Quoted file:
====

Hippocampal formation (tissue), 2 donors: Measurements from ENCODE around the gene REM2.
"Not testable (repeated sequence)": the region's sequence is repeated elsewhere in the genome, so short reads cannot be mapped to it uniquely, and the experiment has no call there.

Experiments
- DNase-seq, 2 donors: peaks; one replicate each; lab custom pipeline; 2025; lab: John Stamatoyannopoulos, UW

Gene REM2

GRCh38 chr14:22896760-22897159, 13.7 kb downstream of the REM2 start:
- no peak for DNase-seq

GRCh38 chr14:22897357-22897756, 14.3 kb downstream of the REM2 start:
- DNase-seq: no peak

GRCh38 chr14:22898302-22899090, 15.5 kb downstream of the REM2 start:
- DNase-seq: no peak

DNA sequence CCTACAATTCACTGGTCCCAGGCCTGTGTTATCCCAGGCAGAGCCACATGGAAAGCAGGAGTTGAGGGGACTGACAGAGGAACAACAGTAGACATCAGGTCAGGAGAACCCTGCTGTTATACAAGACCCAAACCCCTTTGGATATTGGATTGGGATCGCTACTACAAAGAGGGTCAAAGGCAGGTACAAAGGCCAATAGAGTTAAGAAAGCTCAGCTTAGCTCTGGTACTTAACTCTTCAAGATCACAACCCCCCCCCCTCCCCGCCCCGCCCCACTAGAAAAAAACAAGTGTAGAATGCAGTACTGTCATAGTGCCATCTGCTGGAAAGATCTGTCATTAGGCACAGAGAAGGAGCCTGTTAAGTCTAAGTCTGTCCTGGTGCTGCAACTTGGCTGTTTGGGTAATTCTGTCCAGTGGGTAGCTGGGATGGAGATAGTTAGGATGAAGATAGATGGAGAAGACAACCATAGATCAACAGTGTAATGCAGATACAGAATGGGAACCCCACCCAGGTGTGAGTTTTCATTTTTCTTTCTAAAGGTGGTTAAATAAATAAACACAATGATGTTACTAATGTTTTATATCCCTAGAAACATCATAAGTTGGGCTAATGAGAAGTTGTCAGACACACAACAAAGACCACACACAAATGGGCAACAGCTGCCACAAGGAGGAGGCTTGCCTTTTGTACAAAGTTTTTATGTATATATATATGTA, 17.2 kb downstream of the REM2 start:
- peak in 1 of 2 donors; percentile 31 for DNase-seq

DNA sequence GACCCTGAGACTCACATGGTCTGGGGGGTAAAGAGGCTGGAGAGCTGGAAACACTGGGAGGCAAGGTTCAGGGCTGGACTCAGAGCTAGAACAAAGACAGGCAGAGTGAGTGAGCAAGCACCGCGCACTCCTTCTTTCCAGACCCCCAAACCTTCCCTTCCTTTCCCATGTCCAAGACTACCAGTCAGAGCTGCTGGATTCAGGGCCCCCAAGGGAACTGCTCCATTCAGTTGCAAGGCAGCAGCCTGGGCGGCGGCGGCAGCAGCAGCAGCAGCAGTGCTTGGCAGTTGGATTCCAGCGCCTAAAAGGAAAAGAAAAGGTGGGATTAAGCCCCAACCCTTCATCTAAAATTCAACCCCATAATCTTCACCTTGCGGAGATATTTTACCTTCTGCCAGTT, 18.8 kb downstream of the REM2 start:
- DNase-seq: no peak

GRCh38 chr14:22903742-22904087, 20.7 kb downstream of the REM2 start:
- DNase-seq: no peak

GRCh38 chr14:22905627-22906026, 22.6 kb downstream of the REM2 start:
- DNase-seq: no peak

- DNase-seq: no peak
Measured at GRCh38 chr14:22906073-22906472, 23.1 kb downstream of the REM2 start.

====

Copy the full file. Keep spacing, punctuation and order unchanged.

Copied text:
Hippocampal formation (tissue), 2 donors: Measurements from ENCODE around the gene REM2.
"Not testable (repeated sequence)": the region's sequence is repeated elsewhere in the genome, so short reads cannot be mapped to it uniquely, and the experiment has no call there.

Experiments
- DNase-seq, 2 donors: peaks; one replicate each; lab custom pipeline; 2025; lab: John Stamatoyannopoulos, UW

Gene REM2

GRCh38 chr14:22896760-22897159, 13.7 kb downstream of the REM2 start:
- no peak for DNase-seq

GRCh38 chr14:22897357-22897756, 14.3 kb downstream of the REM2 start:
- DNase-seq: no peak

GRCh38 chr14:22898302-22899090, 15.5 kb downstream of the REM2 start:
- DNase-seq: no peak

DNA sequence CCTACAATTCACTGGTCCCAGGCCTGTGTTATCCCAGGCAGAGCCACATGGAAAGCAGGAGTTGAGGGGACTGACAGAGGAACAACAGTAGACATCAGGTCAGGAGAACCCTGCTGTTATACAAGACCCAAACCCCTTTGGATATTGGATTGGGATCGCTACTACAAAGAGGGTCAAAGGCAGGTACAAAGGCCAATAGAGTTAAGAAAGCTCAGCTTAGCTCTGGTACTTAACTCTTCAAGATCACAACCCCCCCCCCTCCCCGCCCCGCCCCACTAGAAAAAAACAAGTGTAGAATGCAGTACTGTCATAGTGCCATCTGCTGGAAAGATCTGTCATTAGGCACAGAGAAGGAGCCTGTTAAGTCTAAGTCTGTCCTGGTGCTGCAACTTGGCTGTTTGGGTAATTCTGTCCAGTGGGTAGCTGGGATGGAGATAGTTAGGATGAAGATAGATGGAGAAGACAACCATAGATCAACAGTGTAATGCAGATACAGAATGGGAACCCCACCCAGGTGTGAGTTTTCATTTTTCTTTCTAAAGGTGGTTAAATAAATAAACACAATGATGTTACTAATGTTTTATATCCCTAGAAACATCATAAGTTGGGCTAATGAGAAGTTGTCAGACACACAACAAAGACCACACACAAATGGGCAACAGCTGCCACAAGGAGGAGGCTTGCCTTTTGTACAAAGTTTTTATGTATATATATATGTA, 17.2 kb downstream of the REM2 start:
- peak in 1 of 2 donors; percentile 31 for DNase-seq

DNA sequence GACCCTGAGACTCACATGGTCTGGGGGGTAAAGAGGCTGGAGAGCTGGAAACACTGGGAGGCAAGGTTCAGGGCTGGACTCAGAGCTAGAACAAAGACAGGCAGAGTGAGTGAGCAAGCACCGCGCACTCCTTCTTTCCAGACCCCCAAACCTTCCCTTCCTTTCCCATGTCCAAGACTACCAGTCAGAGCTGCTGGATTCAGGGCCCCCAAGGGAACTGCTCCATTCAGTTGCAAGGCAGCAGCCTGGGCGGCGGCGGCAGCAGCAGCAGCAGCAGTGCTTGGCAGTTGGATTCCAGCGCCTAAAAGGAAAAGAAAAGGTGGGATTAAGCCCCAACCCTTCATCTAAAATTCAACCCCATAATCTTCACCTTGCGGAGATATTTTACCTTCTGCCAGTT, 18.8 kb downstream of the REM2 start:
- DNase-seq: no peak

GRCh38 chr14:22903742-22904087, 20.7 kb downstream of the REM2 start:
- DNase-seq: no peak

GRCh38 chr14:22905627-22906026, 22.6 kb downstream of the REM2 start:
- DNase-seq: no peak

- DNase-seq: no peak
Measured at GRCh38 chr14:22906073-22906472, 23.1 kb downstream of the REM2 start.